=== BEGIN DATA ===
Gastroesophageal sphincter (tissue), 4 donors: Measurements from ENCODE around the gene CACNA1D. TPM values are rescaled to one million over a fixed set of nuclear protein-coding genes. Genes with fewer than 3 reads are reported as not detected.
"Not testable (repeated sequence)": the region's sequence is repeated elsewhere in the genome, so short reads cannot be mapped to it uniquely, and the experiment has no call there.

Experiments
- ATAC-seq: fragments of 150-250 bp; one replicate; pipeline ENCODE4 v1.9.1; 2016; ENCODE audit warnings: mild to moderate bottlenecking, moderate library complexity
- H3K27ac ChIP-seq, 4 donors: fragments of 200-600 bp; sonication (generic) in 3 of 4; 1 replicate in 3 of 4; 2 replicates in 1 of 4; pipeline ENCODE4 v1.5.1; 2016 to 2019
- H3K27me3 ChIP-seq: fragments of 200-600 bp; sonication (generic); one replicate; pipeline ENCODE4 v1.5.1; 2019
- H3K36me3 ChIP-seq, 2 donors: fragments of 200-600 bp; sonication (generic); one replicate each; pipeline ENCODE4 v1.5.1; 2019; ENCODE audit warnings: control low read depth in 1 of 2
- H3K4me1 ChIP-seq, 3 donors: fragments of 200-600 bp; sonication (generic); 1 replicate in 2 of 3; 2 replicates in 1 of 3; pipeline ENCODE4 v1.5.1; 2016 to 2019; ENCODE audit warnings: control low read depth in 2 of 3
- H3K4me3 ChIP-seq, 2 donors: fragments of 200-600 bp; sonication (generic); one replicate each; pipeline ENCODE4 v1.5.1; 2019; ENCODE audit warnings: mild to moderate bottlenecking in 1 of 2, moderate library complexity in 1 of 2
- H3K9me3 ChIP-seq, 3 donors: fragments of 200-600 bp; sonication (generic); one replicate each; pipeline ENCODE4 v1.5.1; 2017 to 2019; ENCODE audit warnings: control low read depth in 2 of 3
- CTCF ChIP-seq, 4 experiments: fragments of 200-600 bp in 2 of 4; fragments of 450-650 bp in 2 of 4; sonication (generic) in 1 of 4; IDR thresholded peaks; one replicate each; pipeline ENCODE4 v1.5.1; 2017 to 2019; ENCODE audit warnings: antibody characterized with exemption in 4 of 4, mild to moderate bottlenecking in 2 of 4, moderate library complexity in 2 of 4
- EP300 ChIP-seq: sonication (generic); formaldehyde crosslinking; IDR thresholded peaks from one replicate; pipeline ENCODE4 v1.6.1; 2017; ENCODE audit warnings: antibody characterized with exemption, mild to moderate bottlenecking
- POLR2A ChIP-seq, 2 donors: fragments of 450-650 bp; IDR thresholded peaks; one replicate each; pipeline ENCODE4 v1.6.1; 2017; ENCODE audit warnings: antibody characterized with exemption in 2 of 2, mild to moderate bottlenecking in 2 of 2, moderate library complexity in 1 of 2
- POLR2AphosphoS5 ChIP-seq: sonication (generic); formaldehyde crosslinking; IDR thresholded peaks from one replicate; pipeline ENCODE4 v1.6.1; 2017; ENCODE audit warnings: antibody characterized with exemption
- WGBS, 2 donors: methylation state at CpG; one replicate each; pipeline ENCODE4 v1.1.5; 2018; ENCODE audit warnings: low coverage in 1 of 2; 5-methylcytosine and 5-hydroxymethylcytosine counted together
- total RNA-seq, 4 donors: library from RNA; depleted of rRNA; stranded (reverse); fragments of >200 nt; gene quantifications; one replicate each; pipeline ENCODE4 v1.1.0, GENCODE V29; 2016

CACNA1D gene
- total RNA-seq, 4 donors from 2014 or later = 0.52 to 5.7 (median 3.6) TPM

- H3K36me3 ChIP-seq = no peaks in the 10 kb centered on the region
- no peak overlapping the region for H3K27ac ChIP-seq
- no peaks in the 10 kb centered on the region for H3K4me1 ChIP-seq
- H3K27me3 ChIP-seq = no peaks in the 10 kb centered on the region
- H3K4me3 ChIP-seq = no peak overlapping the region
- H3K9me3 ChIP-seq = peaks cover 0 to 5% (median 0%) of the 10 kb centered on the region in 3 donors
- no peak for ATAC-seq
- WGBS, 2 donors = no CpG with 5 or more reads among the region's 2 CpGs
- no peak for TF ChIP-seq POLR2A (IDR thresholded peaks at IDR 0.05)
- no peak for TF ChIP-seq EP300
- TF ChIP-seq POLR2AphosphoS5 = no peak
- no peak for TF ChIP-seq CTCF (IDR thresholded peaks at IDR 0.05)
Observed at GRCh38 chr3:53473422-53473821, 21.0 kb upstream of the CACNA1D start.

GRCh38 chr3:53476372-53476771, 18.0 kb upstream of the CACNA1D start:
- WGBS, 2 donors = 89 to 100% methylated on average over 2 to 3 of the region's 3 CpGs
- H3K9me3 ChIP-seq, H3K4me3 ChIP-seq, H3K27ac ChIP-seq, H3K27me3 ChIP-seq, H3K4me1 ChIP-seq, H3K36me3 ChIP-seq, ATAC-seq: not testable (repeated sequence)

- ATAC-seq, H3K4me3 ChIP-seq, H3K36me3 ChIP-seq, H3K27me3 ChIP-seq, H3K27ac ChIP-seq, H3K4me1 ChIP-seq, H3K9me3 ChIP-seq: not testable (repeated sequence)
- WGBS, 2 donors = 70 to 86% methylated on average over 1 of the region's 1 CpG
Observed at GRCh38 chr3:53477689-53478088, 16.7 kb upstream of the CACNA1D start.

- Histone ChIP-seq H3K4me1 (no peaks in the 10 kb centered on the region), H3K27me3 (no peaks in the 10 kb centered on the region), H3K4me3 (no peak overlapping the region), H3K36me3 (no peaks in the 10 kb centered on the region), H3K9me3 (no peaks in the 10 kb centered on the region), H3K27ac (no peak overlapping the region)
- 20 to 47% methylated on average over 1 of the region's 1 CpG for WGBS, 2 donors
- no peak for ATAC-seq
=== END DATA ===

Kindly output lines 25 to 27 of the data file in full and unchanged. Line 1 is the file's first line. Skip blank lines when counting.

- no peak for ATAC-seq
- WGBS, 2 donors = no CpG with 5 or more reads among the region's 2 CpGs
- no peak for TF ChIP-seq POLR2A (IDR thresholded peaks at IDR 0.05)